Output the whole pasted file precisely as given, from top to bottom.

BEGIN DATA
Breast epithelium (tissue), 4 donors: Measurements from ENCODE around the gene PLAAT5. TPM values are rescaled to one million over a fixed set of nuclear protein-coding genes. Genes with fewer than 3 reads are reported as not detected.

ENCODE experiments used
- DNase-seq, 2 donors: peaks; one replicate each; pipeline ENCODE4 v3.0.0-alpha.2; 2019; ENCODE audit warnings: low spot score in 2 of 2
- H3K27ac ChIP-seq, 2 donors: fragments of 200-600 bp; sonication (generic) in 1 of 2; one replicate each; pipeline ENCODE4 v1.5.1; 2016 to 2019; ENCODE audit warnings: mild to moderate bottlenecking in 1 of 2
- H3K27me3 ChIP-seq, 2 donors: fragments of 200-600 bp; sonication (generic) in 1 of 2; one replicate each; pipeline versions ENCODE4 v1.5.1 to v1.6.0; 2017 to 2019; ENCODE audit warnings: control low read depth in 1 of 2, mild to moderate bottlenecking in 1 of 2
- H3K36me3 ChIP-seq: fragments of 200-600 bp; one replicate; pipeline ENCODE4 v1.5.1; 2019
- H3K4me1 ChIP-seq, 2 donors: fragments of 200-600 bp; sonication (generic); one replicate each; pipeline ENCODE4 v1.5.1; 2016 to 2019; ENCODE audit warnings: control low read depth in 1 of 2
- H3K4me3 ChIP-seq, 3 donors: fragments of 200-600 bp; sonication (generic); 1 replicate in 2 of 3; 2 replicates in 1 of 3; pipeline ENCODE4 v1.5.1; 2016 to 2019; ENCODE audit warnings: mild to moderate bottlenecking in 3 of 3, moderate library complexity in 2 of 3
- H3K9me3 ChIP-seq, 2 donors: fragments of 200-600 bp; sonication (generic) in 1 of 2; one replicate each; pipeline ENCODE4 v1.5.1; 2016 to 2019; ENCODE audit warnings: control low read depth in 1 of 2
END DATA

Breast epithelium (tissue), 4 donors: Measurements from ENCODE around the gene PLAAT5. TPM values are rescaled to one million over a fixed set of nuclear protein-coding genes. Genes with fewer than 3 reads are reported as not detected.

ENCODE experiments used
- DNase-seq, 2 donors: peaks; one replicate each; pipeline ENCODE4 v3.0.0-alpha.2; 2019; ENCODE audit warnings: low spot score in 2 of 2
- H3K27ac ChIP-seq, 2 donors: fragments of 200-600 bp; sonication (generic) in 1 of 2; one replicate each; pipeline ENCODE4 v1.5.1; 2016 to 2019; ENCODE audit warnings: mild to moderate bottlenecking in 1 of 2
- H3K27me3 ChIP-seq, 2 donors: fragments of 200-600 bp; sonication (generic) in 1 of 2; one replicate each; pipeline versions ENCODE4 v1.5.1 to v1.6.0; 2017 to 2019; ENCODE audit warnings: control low read depth in 1 of 2, mild to moderate bottlenecking in 1 of 2
- H3K36me3 ChIP-seq: fragments of 200-600 bp; one replicate; pipeline ENCODE4 v1.5.1; 2019
- H3K4me1 ChIP-seq, 2 donors: fragments of 200-600 bp; sonication (generic); one replicate each; pipeline ENCODE4 v1.5.1; 2016 to 2019; ENCODE audit warnings: control low read depth in 1 of 2
- H3K4me3 ChIP-seq, 3 donors: fragments of 200-600 bp; sonication (generic); 1 replicate in 2 of 3; 2 replicates in 1 of 3; pipeline ENCODE4 v1.5.1; 2016 to 2019; ENCODE audit warnings: mild to moderate bottlenecking in 3 of 3, moderate library complexity in 2 of 3
- H3K9me3 ChIP-seq, 2 donors: fragments of 200-600 bp; sonication (generic) in 1 of 2; one replicate each; pipeline ENCODE4 v1.5.1; 2016 to 2019; ENCODE audit warnings: control low read depth in 1 of 2